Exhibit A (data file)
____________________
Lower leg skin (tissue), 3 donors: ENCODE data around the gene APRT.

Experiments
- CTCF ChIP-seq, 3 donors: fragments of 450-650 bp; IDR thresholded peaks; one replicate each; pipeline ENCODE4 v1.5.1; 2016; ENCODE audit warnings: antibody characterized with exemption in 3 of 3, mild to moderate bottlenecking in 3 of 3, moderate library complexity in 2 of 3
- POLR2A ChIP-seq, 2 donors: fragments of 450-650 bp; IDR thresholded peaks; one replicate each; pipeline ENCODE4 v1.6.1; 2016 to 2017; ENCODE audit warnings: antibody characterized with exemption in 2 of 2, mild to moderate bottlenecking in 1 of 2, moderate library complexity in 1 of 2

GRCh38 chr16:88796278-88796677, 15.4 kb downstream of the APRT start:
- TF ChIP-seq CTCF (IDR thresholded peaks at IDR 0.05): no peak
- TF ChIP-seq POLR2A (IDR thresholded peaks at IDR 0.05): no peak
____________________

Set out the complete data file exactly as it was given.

Lower leg skin (tissue), 3 donors: ENCODE data around the gene APRT.

Experiments
- CTCF ChIP-seq, 3 donors: fragments of 450-650 bp; IDR thresholded peaks; one replicate each; pipeline ENCODE4 v1.5.1; 2016; ENCODE audit warnings: antibody characterized with exemption in 3 of 3, mild to moderate bottlenecking in 3 of 3, moderate library complexity in 2 of 3
- POLR2A ChIP-seq, 2 donors: fragments of 450-650 bp; IDR thresholded peaks; one replicate each; pipeline ENCODE4 v1.6.1; 2016 to 2017; ENCODE audit warnings: antibody characterized with exemption in 2 of 2, mild to moderate bottlenecking in 1 of 2, moderate library complexity in 1 of 2

GRCh38 chr16:88796278-88796677, 15.4 kb downstream of the APRT start:
- TF ChIP-seq CTCF (IDR thresholded peaks at IDR 0.05): no peak
- TF ChIP-seq POLR2A (IDR thresholded peaks at IDR 0.05): no peak